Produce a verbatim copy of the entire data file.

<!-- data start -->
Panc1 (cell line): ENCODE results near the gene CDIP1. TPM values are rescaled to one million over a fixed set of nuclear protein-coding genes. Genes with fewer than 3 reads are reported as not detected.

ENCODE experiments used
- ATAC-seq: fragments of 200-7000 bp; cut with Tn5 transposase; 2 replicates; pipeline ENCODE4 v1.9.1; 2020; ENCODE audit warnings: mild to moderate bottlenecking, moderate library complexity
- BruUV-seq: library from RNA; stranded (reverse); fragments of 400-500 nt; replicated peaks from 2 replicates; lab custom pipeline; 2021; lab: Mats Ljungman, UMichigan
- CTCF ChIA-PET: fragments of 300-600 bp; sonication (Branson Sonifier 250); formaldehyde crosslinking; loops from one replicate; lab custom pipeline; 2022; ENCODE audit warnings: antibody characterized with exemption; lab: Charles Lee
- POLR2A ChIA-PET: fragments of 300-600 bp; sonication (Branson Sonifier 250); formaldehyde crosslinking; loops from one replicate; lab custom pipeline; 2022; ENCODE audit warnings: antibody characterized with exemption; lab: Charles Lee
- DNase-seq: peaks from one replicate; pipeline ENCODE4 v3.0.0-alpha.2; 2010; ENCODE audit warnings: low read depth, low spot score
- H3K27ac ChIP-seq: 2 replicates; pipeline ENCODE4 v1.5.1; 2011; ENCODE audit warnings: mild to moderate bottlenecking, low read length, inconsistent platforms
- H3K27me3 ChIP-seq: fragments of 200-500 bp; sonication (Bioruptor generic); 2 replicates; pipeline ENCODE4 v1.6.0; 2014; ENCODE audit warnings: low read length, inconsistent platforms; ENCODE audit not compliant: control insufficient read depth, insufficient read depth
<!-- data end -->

Panc1 (cell line): ENCODE results near the gene CDIP1. TPM values are rescaled to one million over a fixed set of nuclear protein-coding genes. Genes with fewer than 3 reads are reported as not detected.

ENCODE experiments used
- ATAC-seq: fragments of 200-7000 bp; cut with Tn5 transposase; 2 replicates; pipeline ENCODE4 v1.9.1; 2020; ENCODE audit warnings: mild to moderate bottlenecking, moderate library complexity
- BruUV-seq: library from RNA; stranded (reverse); fragments of 400-500 nt; replicated peaks from 2 replicates; lab custom pipeline; 2021; lab: Mats Ljungman, UMichigan
- CTCF ChIA-PET: fragments of 300-600 bp; sonication (Branson Sonifier 250); formaldehyde crosslinking; loops from one replicate; lab custom pipeline; 2022; ENCODE audit warnings: antibody characterized with exemption; lab: Charles Lee
- POLR2A ChIA-PET: fragments of 300-600 bp; sonication (Branson Sonifier 250); formaldehyde crosslinking; loops from one replicate; lab custom pipeline; 2022; ENCODE audit warnings: antibody characterized with exemption; lab: Charles Lee
- DNase-seq: peaks from one replicate; pipeline ENCODE4 v3.0.0-alpha.2; 2010; ENCODE audit warnings: low read depth, low spot score
- H3K27ac ChIP-seq: 2 replicates; pipeline ENCODE4 v1.5.1; 2011; ENCODE audit warnings: mild to moderate bottlenecking, low read length, inconsistent platforms
- H3K27me3 ChIP-seq: fragments of 200-500 bp; sonication (Bioruptor generic); 2 replicates; pipeline ENCODE4 v1.6.0; 2014; ENCODE audit warnings: low read length, inconsistent platforms; ENCODE audit not compliant: control insufficient read depth, insufficient read depth